How do Red Pandas behave in landscapes dominated by humans? This is the question Nepal’s first Red Panda GPS collar study tries to answer. Six female and four male Red Pandas in the Panchthar-Ilam-Taplejung corridor — a belt of forest that connects several protected areas in India and Nepal — were equipped with GPS-satellite collars for this purpose. Three months were spent working on the study in Ilam district in eastern Nepal.
“The collars are programmed to record data every two hours which will be transferred via a satellite system for one year. The data will help us get a better insight into their movement and space-use pattern, social behavior, and their response to disturbances.”, says Damber Bista of the Red Panda Network, PhD student at the University of Queensland in Australia.
Five-Year Conservation Action Plan
The project was led by the Nepalese Ministry of Forests and Environment, the Department of Forests and Soil Conservation (DoFSC) and the Department of National Parks and Wildlife Conservation (DNPWC) and implemented jointly with the Red Panda Network. For Director General of the DoFSC, Man Bahadur Khadka, the GPS study represents “a great milestone for the protection of Red Pandas”. The study is part of a five-year action plan for Red Pandas in which the Red Panda Network and the Government of Nepal are working together to advance the protection of this species.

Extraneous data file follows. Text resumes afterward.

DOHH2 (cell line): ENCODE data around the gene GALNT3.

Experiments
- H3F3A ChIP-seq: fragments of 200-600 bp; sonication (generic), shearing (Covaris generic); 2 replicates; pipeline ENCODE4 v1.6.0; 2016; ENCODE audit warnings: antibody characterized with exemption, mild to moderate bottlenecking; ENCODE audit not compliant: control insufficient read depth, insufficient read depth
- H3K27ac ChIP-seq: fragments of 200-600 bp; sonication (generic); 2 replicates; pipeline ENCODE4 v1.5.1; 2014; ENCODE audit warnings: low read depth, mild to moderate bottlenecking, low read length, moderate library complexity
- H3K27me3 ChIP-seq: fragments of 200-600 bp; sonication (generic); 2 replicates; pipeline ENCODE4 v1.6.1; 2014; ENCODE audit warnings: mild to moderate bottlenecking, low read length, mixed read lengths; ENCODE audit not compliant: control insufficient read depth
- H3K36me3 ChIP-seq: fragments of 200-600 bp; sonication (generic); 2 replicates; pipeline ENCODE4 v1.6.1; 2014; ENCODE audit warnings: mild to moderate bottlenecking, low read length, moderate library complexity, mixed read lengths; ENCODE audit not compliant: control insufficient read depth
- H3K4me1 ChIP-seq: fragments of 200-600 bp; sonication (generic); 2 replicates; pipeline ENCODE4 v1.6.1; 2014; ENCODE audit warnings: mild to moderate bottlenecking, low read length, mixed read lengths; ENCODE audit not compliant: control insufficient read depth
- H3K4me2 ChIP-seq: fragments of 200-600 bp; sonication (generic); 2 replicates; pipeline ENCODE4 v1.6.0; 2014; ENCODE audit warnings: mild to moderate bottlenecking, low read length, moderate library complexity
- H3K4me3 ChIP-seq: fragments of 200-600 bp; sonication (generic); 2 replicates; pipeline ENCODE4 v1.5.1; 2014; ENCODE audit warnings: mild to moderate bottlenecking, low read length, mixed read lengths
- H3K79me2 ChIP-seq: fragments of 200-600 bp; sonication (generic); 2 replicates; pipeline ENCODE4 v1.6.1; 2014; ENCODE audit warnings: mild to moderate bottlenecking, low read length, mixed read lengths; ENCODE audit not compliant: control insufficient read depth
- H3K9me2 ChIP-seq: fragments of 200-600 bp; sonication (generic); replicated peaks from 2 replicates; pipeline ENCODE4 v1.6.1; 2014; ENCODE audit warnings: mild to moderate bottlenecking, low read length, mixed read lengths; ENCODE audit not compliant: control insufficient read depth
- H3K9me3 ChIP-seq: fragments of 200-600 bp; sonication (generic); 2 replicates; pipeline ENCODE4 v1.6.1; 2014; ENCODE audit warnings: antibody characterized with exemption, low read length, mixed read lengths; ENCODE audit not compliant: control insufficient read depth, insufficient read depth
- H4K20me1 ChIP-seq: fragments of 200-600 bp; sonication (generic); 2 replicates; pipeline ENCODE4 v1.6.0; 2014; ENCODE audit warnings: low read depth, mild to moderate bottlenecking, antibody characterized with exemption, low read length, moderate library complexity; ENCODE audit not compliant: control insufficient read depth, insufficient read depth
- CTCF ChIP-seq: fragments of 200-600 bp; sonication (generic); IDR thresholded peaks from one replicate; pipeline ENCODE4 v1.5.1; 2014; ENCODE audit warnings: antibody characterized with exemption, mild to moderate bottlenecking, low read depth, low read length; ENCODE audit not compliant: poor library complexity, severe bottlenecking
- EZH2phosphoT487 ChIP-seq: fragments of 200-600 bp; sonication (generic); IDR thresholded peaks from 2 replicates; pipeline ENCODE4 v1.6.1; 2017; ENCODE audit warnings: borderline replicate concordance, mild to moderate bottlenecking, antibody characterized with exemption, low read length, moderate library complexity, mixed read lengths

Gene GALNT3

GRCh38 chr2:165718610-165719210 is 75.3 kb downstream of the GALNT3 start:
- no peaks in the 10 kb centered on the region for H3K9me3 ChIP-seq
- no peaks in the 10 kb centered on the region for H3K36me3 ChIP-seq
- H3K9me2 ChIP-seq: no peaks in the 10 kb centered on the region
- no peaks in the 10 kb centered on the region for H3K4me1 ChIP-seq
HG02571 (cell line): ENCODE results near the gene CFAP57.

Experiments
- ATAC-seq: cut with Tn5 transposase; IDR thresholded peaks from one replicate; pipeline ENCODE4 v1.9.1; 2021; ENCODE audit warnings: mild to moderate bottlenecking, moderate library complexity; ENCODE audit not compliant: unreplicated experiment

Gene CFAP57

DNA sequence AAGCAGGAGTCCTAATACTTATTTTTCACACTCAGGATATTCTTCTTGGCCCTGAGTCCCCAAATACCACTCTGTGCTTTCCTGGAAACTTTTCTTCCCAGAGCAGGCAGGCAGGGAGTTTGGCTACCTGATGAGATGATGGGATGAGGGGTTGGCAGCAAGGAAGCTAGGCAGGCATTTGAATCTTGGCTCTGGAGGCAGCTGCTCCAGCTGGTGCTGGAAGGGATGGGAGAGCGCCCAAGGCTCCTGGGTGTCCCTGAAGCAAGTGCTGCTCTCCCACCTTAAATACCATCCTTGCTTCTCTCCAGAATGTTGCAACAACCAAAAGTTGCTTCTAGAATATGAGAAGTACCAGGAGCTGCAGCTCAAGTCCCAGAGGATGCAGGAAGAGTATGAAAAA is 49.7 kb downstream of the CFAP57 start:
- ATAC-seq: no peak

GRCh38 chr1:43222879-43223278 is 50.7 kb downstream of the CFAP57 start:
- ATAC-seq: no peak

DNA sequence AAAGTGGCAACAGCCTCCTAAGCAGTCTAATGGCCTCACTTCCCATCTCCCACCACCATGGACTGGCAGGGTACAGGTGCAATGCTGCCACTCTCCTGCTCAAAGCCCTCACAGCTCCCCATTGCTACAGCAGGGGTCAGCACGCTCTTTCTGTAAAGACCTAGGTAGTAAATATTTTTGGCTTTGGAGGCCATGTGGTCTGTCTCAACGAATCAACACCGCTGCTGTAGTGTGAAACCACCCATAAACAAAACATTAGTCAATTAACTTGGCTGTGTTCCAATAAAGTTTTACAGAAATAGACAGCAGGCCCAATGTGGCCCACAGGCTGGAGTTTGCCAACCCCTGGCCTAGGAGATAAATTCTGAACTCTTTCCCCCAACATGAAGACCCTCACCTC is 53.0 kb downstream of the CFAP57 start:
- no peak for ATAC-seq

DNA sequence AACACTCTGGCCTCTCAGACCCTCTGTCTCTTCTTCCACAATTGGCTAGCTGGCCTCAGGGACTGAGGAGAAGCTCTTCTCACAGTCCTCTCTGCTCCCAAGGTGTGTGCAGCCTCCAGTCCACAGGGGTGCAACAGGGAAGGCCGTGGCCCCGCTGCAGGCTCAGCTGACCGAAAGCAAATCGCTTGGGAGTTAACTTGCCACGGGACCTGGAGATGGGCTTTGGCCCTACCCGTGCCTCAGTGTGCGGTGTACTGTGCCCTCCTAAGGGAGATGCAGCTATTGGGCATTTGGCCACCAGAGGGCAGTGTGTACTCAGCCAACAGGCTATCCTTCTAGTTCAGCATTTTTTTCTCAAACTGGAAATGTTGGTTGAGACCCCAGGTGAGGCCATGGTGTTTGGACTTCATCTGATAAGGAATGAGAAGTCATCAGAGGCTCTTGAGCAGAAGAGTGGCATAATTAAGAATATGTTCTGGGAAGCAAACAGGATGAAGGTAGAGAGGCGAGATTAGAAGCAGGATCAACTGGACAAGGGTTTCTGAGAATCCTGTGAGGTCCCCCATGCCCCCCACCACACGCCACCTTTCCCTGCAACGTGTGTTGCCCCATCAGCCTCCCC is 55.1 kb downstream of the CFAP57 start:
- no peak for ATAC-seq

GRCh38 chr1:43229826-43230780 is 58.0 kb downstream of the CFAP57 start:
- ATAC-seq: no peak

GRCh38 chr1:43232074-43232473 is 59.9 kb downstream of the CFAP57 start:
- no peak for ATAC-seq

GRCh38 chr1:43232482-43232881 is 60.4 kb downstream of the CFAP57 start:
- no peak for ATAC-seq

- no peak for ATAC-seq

Besides Damber Bista from the Red Panda Network, several officials from the Ministry and Departments and Janno Weerman from the Rotterdam Zoo worked on this project. The Dutch zoo, which also maintains the international Red Panda studbook, financed the GPS study.
Press release of the Red Panda Network. (PDF download)